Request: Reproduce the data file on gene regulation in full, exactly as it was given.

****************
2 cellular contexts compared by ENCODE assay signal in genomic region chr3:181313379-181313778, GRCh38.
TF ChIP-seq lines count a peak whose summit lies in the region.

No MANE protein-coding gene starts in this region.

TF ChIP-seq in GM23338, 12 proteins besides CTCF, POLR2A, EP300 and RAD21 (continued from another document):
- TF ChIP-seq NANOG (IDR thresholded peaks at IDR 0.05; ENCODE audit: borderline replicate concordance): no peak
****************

2 cellular contexts compared by ENCODE assay signal in genomic region chr3:181313379-181313778, GRCh38.
TF ChIP-seq lines count a peak whose summit lies in the region.

No MANE protein-coding gene starts in this region.

TF ChIP-seq in GM23338, 12 proteins besides CTCF, POLR2A, EP300 and RAD21 (continued from another document):
- TF ChIP-seq NANOG (IDR thresholded peaks at IDR 0.05; ENCODE audit: borderline replicate concordance): no peak